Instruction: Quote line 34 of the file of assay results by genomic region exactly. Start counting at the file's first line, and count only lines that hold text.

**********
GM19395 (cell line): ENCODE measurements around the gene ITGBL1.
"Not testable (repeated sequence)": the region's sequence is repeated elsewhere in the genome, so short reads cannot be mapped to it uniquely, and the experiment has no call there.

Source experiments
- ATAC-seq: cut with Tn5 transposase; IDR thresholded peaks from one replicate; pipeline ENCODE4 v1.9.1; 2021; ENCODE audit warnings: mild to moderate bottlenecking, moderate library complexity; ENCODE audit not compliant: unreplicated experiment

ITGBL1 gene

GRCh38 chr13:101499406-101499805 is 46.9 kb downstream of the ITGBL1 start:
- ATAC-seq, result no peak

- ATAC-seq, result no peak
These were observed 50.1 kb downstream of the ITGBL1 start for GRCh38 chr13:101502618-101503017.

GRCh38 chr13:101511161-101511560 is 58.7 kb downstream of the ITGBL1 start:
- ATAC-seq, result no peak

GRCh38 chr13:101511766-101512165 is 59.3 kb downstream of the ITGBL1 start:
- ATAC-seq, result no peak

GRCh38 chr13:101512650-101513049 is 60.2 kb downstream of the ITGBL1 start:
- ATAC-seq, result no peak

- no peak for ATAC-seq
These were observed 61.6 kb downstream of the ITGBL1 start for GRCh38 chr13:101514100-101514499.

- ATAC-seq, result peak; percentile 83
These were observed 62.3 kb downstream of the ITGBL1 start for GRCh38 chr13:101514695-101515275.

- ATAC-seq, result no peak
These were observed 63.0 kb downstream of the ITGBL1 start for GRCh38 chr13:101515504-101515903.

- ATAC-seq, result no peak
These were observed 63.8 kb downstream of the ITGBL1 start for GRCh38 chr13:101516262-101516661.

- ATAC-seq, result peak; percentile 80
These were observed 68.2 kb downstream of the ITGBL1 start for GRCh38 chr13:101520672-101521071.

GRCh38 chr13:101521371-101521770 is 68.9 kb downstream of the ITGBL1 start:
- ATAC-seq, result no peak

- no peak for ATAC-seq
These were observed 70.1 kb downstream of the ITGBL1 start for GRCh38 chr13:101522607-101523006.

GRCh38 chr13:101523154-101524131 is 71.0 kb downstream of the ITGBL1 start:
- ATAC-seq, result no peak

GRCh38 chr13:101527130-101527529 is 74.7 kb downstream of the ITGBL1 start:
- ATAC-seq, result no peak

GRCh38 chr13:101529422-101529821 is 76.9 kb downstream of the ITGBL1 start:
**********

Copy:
GRCh38 chr13:101529422-101529821 is 76.9 kb downstream of the ITGBL1 start: